A very fascinating look at just about everything that contributed to humans going from neanderthals to modern man. It explores domestication (the hows and whys of what ended up domesticated versus what's still wild [if not extinct]), types of governing (or lack thereof), how and why some societies don't develop certain technologies (including writing and animal husbandry), and how and why some societies have simply refused to "modernize."
  • (4/5)

    Dr. Diamond. Now there’s a name begging to be assigned a character in a superhero movie. Jared Diamond might agree.

    Guns, Germs, and Steel derives from a thesis Dr. Diamond has about how some societies were able to accumulate so much “cargo” compared to other peoples. He attempts to dissuade readers from ideas that individual or cultural superiority must be the basis of explanation.

    This is a good topic but my interest in his argument fell off in proportion to the number of pages read. Not an obstacle, though. Dr. Diamond so often presented fun ideas and information that a thematic excuse to continue on wasn’t needed.

    As one example of what I found fun: why zebras did not come to serve as the African horse.“Zebras have the unpleasant habit of biting a person and not letting go. They thereby injure even more American zookeepers each year than do tigers! Zebras are also virtually impossible to lasso with a rope—even for cowboys who win rodeo championships by lassoing horses—because of their unfailing ability to watch the rope noose fly toward them and then to duck their head out of the way.”

    Pretty damn good, zebras. Born to be wild!

    ALTHOUGH, I must point out, in the movie Hatari a zebra is lassoed by the character played by John Wayne. Now, no shame being lassoed by the Duke, of course. And it’s possible the movie exercised some sleight of hand to fool us. Maybe it was a zebra-striped horse (it really does look like a zebra though). Or maybe, just maybe, the “unfailing” zebras sometimes fail when chased a long distance by a bunch of people in a truck, a technique not available to ancient Africans. Is Dr. Diamond still interested? He should discuss this.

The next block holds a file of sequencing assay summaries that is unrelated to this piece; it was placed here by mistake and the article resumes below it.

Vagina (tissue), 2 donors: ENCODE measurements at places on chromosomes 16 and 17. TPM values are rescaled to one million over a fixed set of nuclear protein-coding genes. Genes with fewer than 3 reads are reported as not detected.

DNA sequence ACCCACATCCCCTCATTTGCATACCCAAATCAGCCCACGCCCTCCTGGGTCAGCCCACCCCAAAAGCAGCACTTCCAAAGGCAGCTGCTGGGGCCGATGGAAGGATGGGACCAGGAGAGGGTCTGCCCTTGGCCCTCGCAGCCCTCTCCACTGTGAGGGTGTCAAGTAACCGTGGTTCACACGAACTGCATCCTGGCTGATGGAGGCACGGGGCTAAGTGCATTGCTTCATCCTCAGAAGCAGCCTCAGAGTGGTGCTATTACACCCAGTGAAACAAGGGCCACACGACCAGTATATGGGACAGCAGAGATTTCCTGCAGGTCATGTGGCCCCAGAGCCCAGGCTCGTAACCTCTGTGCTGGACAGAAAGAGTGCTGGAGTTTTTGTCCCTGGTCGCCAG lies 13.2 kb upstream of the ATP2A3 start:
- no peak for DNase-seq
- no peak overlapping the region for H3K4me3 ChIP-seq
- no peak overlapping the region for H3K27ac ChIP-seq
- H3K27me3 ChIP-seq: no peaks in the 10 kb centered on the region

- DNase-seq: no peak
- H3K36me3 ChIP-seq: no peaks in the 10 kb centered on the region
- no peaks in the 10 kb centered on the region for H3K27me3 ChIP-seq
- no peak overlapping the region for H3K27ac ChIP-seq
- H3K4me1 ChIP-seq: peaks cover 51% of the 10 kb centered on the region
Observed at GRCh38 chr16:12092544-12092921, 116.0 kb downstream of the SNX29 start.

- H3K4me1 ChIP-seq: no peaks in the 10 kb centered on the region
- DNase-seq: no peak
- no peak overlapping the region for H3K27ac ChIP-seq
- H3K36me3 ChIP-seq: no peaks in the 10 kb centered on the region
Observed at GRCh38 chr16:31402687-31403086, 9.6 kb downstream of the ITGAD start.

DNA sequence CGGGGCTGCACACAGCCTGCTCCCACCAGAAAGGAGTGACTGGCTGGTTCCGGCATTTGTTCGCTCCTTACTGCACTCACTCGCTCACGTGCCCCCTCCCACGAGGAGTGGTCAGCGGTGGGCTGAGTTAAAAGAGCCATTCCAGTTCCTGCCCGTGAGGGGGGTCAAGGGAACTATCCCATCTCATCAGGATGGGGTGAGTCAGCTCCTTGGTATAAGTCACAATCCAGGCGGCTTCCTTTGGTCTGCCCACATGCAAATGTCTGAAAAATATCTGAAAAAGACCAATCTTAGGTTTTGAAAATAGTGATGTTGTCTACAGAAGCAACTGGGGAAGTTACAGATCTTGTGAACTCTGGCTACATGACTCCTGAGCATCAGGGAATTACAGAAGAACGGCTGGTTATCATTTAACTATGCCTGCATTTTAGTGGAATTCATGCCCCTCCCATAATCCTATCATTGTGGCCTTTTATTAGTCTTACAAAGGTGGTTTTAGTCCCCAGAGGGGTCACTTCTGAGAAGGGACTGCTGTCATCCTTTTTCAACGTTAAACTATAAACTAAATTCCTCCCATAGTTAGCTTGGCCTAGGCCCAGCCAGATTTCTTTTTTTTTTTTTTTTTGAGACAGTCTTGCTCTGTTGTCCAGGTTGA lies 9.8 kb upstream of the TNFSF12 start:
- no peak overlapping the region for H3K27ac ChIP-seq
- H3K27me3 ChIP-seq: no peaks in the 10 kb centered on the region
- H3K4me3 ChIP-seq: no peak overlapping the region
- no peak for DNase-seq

One annoyance was the book’s misleading title, which could better have been Germs! Germs! Germs! And Other Stuff. As a kid I didn’t like germs but I liked guns (the plastic toys) and I liked steel. The boy in me wanted to read about the stuff I’d liked. But those grim germs run rampant here, laying waste to the guns and the steel and their metaphorical counterparts.

    Nor does it help that at times Dr. Diamond will talk so much about a single subject that the reader is apt to expire before finishing. His aim is to convince and if entertainment suffers from the effort, so be it.

    The merit of the book is that the author gives well-articulated reasons in the effort to convince and he entertains often enough. Even when he fails and writes something dull or irritating, it’s easy to be forgiving because there will be something good coming up again. For example: “With the rise of chiefdoms around 7,500 years ago, people had to learn, for the first time in history, how to encounter strangers regularly without attempting to kill them.”

    Let us bow to the chiefdoms! Without them, how could road trips be the attraction they are today?

  • (4/5)